Sunday, August 31, 2014

Looking for suggestions...

I really have intended to blog more.  I want people to come and read here to know what's going on with me and maybe share things that will make you laugh or think.

I hope you are enjoying "Free Fiction Sunday" every week.  I find I like looking back over the short stories I've put out and sharing them with others.

But I want to know what you are looking for in my blog.  Are there things you'd like me to post about?  Comments on columns I write for the News Sun?  Cute puppy pictures?  What interests you?

Let me know!!

Free Fiction Sunday: "One-Handed"

Grent is called "One-Handed" - so named because his right arm was cut off below the elbow by a Hilo soldier. He feels useless, unable to be anything but a cripple.
 Grent's people need a leader, someone to free them from Hilo bondage. Someone who can bring them back to the gods they've forgotten. Someone who can fight for them. And the gods have picked One-Handed to be that leader.

"One-Handed" by Laura Ware is available free on this website for one week only.  The story's also available from Amazon, Barnes and Noble, Smashwords, and other ebookstores.

Laura Ware

       “Hey!  One-Handed!  Catch!”
Grent turned just in time for a rotten maka fruit to spatter on his face instead of his right shoulder.  Quala, who’d thrown the missile, doubled over in laughter.
“What are you doing?” a laborer of the village came and slapped Quala.  “Do you think we have time for such nonsense?  Tribute Time is in two cycles!”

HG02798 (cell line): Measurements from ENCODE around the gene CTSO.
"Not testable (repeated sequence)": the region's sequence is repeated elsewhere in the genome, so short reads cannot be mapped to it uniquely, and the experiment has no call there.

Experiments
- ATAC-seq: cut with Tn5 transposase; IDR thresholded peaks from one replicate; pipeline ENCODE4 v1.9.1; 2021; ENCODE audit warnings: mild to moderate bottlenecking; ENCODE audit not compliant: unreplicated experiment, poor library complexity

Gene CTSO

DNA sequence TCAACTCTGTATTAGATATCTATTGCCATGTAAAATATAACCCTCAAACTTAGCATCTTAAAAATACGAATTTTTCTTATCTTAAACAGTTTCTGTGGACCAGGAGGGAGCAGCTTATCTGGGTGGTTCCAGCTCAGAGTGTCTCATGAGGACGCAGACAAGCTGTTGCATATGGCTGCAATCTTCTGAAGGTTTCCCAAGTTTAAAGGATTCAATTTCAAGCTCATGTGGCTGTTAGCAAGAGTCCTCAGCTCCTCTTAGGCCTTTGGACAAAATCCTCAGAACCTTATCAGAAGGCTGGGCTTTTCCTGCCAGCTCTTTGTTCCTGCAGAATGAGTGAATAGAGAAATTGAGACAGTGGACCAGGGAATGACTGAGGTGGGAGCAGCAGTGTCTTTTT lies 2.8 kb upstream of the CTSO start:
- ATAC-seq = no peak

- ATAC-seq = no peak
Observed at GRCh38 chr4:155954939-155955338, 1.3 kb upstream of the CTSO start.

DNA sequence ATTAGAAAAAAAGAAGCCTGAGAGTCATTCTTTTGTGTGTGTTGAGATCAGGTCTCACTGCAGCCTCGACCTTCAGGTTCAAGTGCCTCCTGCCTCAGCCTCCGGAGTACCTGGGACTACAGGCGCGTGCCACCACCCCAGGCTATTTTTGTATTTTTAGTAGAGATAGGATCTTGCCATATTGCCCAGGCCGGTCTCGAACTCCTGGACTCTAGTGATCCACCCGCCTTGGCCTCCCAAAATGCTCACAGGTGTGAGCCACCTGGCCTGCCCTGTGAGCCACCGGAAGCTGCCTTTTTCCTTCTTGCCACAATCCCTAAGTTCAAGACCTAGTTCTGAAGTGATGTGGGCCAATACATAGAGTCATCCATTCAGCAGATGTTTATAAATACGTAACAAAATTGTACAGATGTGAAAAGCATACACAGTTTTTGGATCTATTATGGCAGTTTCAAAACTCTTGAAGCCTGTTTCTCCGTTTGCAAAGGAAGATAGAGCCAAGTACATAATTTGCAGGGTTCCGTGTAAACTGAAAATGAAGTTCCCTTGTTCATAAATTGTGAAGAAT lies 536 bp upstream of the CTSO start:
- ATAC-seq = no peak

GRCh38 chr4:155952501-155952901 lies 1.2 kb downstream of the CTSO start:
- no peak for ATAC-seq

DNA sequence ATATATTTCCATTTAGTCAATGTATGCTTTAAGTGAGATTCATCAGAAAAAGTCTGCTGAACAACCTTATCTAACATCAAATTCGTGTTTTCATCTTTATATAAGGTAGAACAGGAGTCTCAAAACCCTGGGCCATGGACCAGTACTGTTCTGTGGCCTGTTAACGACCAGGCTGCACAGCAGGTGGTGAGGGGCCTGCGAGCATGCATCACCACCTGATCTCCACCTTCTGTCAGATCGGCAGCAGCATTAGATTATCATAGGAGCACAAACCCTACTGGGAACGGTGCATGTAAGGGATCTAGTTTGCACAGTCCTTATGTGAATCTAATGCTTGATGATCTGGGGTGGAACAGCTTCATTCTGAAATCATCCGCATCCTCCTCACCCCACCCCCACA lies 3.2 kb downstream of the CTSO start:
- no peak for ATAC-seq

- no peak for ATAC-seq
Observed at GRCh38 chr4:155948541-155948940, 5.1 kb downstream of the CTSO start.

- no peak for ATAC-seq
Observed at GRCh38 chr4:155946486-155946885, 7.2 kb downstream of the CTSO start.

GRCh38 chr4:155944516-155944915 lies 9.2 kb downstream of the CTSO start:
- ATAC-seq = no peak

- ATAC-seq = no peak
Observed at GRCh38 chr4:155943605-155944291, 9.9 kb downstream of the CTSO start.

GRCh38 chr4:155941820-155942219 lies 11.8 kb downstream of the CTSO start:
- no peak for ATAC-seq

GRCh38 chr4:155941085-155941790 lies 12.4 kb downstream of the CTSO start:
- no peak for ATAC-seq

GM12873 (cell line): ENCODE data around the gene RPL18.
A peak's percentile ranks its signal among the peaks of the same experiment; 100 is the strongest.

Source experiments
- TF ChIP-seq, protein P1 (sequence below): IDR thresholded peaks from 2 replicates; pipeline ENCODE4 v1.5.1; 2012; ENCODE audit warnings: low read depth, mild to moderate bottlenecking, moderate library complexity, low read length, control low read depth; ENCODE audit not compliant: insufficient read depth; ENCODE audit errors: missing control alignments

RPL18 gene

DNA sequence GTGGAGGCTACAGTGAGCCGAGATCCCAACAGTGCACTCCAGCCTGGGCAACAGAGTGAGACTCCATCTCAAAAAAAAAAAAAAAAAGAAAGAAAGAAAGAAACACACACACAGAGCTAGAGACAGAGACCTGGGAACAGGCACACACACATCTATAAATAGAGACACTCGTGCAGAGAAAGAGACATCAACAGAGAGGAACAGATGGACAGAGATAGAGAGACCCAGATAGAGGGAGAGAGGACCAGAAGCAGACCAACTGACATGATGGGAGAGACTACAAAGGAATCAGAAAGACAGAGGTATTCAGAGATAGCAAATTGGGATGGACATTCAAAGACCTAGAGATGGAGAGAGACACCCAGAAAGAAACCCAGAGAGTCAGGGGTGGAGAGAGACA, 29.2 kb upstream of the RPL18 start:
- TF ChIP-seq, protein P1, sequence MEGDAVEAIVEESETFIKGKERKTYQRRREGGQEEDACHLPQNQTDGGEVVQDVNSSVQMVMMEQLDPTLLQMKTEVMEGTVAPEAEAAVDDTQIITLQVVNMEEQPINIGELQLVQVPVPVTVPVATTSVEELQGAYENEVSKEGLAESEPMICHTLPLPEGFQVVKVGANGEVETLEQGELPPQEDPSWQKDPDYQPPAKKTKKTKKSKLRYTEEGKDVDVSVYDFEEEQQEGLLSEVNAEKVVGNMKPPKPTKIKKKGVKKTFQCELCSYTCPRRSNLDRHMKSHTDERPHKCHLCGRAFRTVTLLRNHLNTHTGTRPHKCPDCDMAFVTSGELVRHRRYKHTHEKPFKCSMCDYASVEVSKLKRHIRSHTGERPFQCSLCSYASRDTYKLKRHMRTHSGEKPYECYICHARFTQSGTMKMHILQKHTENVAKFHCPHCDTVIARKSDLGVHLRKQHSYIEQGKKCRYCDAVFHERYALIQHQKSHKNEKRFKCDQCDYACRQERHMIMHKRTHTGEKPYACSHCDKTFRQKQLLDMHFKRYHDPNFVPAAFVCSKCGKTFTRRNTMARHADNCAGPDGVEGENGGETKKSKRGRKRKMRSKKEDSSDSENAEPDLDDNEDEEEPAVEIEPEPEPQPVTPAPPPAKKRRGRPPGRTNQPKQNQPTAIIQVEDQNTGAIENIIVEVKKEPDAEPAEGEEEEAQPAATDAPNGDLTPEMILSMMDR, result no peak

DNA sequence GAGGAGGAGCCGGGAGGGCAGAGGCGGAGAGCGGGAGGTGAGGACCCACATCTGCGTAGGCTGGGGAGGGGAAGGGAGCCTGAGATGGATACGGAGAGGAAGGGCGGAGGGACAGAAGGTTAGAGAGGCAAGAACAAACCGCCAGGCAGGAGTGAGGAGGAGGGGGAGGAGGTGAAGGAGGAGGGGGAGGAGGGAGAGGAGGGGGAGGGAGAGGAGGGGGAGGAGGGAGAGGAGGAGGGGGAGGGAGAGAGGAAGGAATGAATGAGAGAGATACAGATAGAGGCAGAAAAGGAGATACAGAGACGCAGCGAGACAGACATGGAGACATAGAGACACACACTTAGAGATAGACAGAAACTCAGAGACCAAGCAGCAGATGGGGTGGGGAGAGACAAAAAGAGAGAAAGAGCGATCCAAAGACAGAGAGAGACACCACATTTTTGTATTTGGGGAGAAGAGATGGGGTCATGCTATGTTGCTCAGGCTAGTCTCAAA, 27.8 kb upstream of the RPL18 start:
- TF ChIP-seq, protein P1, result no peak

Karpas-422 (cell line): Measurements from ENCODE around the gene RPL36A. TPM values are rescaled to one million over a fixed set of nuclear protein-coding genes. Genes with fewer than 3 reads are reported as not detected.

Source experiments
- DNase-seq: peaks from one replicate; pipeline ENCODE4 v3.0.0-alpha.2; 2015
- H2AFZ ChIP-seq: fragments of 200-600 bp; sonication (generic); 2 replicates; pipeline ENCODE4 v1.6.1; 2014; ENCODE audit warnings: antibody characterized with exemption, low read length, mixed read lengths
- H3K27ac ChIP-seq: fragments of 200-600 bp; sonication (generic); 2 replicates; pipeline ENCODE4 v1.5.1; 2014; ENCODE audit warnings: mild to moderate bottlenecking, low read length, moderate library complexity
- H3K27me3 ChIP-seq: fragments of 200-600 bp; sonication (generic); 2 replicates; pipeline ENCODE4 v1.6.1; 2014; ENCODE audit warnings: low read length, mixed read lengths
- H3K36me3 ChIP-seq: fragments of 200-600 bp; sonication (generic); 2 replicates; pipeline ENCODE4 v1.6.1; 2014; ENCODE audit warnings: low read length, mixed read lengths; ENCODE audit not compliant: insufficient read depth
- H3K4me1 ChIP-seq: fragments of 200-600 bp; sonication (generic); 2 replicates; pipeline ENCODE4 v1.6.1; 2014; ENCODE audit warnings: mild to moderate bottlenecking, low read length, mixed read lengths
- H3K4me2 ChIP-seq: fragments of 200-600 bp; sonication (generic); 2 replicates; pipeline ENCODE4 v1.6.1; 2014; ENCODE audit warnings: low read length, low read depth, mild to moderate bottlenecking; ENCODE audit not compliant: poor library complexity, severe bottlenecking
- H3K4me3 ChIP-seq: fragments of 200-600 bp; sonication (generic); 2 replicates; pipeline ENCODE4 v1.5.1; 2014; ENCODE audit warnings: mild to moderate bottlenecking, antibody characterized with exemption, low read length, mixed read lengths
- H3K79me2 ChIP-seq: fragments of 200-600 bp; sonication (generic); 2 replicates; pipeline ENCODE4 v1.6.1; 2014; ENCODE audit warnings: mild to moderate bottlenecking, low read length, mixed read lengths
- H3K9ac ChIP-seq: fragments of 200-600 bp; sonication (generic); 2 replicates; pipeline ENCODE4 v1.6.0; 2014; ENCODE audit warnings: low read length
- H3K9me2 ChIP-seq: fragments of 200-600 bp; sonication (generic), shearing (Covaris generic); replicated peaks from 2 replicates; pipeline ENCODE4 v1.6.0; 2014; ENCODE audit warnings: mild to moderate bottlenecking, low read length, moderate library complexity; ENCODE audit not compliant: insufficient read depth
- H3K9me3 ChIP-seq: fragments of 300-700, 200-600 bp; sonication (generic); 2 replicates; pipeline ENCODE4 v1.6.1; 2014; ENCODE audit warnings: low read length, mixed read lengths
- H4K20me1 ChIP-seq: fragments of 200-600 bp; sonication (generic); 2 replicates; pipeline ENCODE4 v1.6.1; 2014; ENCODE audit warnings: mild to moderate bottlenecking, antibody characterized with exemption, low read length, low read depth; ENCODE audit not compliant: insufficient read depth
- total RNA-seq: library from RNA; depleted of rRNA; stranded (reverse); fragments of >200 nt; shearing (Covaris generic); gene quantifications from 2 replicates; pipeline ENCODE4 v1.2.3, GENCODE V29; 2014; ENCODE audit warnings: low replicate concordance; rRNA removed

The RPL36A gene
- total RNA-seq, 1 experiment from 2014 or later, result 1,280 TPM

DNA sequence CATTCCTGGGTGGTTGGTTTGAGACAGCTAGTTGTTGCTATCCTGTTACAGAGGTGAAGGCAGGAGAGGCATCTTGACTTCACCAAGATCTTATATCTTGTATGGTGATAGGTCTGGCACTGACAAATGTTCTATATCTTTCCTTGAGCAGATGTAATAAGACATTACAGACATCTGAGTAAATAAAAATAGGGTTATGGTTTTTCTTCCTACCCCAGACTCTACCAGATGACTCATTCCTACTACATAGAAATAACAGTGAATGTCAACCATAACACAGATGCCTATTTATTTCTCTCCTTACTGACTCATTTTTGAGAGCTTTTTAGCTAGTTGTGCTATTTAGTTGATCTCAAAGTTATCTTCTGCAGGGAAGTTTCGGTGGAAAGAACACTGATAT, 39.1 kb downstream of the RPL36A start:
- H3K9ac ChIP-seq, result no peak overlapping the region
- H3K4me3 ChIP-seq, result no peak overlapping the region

Grent put down the bucket of water he’d been carrying and wiped his face.  The purple juice of the fruit stained his rough brown tunic, and he wiped his hand on it, adding to the mess.
The laborer, a large man with a flowing beard, finished his rant against Quala and sent him back into the orchards with a swift kick to his behind.  He then turned, and his face melted from anger into pity.  “You all right, Grent?”
“I’m fine,” he answered.  He gave his hand a final swipe on his tunic and picked up the bucket of water again.
“Don’t let the lads like Quala bother you,” the laborer said.  With a final glance, the large man turned and picked up the large basket of maka fruit he’d been carrying and went back into the orchard.
Grent grimaced as he resumed his errand.  He didn’t let the kids like Quala bother him so much – at least he knew where he stood with them.  It was the adults like that laborer, who looked at him as if he were a babe.  That bothered him.
No, he thought bitterly, looking at where his right arm ended, just below the elbow.  Not a babe.  A cripple.


The Voice of the Gods blinked at the sight of Grent’s stained tunic.  “What happened to you?”
“Nothing,” Grent answered, dumping the bucket of water into the barrel that stood just outside the Voice’s home. 
Over time he’d learned how to swing the bucket with his left hand so the bottom caught on the lip of the barrel and tipped over.  Sometimes he missed, and the water dumped all over him instead of going into the barrel.
The Voice leaned against the whitewashed wall of the temple.  He wore a blue robe and a golden medallion, as befitted one of his rank.  “Grent, you know better than to lie to me.  Did someone call you One-Handed again?”